Yes, I’m afraid I do think it is cherry picking, which means that the best the stories can be is suggestive — unless, maybe, someone really familiar with the stories can point to distinctly different genres. For example, Aesop is also full of talking animals, but when anything like that happens in the writings of Livy or Plutarch or even Herodotus, it is an important omen that must be interpreted. Maybe it would be enough to find out of Sasquatch speaks in the stories where other animals speak but is silent in stories where the other animals are also silent? That would be interesting to know.

    I’m afraid that the problem may be, though, that the distinctions between fable and history or even between man and animal are not present in Native American culture the way they are in European culture.

  11. Fhqwhgads responds:


    No, the Carter Farm story smells very fishy to me, from the little I know. But then, I’m a skeptic. I don’t dogmatically reject the existence of Bigfoot, but I await more high-quality evidence before being convinced.

    I just think that if you are going to keep some witness accounts and reject others, there needs to be a more stringent and objective test than “the sniff test”. After all, many people will say ALL Bigfoot encounters smell fishy.

    If she didn’t take a picture, let alone get a stool or blood sample, in the 1970’s, that’s no surprise. But just looking at the captions, you’re right: 2004 is indeed getting close to the time when everyone had a cell phone, and just about every one has a camera. (I probably have one of the last not to have one.)

  12. marcodufour responds:

    I personally think her story is a load of old twaddle, maybe she is even mentally ill ?

    Manticora- The book is indeed available in English, my secondhand copy of it cost £50 around 60 Euros or $75, it is hard to get hold of nowadays hence the high price.

  13. Ulysses responds:

    I love these stories and find no reason why they cannot be held as real. I personally do not care about exposing Bigfoot as do many others. It’s a belief as many of us would believe in religion and the unseen or invisible. There are people who are protectors in this world who do not need the recognition of their fellows or peers. They just do what’s right. I personally beleive them to be Sainted and Blessed. Most people cannot understand this nowadays and thats the real sadness here on this blog and in life.
    Keep your stool samples and hair and keep watching Finding Bigfoot and see in the end where it leaves you.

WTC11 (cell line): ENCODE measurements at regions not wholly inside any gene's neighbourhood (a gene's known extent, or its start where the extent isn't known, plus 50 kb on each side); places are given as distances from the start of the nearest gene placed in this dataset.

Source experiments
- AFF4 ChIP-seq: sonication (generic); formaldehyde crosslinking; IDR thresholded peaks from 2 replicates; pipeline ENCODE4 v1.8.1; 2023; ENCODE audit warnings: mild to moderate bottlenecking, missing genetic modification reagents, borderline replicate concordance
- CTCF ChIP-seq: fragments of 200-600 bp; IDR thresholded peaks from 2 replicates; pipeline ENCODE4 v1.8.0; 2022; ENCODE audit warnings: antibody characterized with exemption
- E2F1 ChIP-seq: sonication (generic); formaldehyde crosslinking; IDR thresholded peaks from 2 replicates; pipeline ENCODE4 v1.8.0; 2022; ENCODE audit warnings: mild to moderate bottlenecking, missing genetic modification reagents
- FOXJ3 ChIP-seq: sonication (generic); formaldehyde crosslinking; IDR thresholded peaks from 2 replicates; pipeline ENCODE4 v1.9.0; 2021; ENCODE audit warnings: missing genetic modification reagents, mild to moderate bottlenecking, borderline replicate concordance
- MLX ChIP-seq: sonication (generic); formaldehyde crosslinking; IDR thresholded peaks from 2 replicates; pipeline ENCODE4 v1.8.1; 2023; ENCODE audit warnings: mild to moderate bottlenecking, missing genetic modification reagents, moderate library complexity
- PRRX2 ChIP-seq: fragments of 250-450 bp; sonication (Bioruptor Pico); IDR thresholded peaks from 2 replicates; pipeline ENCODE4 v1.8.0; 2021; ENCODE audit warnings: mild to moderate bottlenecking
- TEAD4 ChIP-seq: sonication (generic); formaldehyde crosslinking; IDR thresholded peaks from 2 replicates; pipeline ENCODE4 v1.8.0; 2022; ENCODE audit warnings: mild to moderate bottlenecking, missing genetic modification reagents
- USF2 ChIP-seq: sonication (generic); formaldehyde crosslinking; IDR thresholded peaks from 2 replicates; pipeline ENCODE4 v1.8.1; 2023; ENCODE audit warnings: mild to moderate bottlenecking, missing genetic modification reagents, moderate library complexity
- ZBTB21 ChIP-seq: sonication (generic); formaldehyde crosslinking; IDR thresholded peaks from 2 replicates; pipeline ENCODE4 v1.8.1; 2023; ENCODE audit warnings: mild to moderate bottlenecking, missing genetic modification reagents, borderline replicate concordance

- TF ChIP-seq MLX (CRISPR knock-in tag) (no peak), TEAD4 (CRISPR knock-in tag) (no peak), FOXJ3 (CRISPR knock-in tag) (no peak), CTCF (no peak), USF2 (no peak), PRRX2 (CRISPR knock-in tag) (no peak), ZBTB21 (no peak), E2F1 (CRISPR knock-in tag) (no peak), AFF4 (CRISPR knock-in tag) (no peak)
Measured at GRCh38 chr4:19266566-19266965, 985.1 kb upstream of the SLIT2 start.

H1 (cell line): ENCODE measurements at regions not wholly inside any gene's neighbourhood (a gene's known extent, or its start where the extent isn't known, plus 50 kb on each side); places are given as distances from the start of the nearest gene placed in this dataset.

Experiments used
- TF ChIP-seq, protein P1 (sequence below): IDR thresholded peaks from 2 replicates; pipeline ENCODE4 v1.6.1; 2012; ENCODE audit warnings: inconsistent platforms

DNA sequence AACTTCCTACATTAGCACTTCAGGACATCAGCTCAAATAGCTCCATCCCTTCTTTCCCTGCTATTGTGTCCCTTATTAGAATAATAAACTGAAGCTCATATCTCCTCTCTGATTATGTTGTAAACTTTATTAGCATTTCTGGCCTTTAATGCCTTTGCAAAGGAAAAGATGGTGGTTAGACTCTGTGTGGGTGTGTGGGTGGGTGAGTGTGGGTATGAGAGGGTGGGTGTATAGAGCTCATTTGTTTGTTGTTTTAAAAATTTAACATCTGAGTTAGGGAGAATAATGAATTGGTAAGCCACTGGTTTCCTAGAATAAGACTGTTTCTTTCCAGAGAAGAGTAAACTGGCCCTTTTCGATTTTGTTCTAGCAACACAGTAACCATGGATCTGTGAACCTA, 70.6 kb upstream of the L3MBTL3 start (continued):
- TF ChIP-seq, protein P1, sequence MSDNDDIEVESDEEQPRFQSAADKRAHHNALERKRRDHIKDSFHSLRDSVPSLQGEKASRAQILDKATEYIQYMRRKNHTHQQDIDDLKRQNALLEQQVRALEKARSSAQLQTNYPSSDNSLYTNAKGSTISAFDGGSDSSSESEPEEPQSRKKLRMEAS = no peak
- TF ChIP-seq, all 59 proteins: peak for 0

14. Goodfoot responds:

    Read Scott Nelson’s analyses. He doesn’t claim they speak English – he much more reasonably says they sprinkle English words into their conversations. So many generations listening in from the shadows, and so many decades Scott spent under the cans. I hear English words and phrases in the Sierra Sounds, and I don’t think they’re mere cognates, either.

  15. graybear responds:

    Fhq-whatever. Well, actually I agree with you that the Native American stories about Bigfoot are cherry-picked; every time anyone chooses this story (about a regularly described Bigfoot) over that story (about a story about talking otters that magically transform into beautiful maidens; a favorite theme) they are in fact cherry-picking. Every time a jury convicts someone on the basis of their story about just how that meth lab that was not theirs got into their broken down van in their back yard, that’s cherry picking, too. Anytime you don’t believe your little girl about just how all that make-up got smeared over her and her little brother’s face, you’re cherry-picking. So cherry picking is something that is universally done; it is actually an act of judgement, you judge that this tale is worthy of serious attention, that one to use for mulch.

    I don’t really understand your reference to Aesop, Livy, Plutarch and Herodotus. Aesop’s tales were readily acknowledged as fables, hence the name Aesop’s Fables, which is not the case with Bigfoot tales, we have to winnow through the tales and decide which are worthy of serious attention and which belong on Saturday morning TV. And the ancient Greeks, including Herodotus, were quick to believe in dog-headed men, men who had only one fused leg, pythons big enough to kill elephants, and a host of other weirdos. Does that mean we should discount all their other work? Or do we do more cherry picking?